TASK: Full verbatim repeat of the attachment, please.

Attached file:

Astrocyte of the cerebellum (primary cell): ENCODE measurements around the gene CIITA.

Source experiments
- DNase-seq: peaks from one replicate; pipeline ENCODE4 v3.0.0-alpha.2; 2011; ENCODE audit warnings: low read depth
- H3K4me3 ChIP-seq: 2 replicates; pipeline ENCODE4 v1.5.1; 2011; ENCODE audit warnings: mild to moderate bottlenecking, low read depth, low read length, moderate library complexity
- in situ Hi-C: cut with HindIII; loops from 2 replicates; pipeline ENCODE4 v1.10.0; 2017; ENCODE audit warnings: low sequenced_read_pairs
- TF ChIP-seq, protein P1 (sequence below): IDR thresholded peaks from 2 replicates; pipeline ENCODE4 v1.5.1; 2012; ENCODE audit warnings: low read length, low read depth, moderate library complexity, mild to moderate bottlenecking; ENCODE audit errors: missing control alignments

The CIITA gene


Astrocyte of the cerebellum (primary cell): ENCODE measurements around the gene CIITA.

Source experiments
- DNase-seq: peaks from one replicate; pipeline ENCODE4 v3.0.0-alpha.2; 2011; ENCODE audit warnings: low read depth
- H3K4me3 ChIP-seq: 2 replicates; pipeline ENCODE4 v1.5.1; 2011; ENCODE audit warnings: mild to moderate bottlenecking, low read depth, low read length, moderate library complexity
- in situ Hi-C: cut with HindIII; loops from 2 replicates; pipeline ENCODE4 v1.10.0; 2017; ENCODE audit warnings: low sequenced_read_pairs
- TF ChIP-seq, protein P1 (sequence below): IDR thresholded peaks from 2 replicates; pipeline ENCODE4 v1.5.1; 2012; ENCODE audit warnings: low read length, low read depth, moderate library complexity, mild to moderate bottlenecking; ENCODE audit errors: missing control alignments

The CIITA gene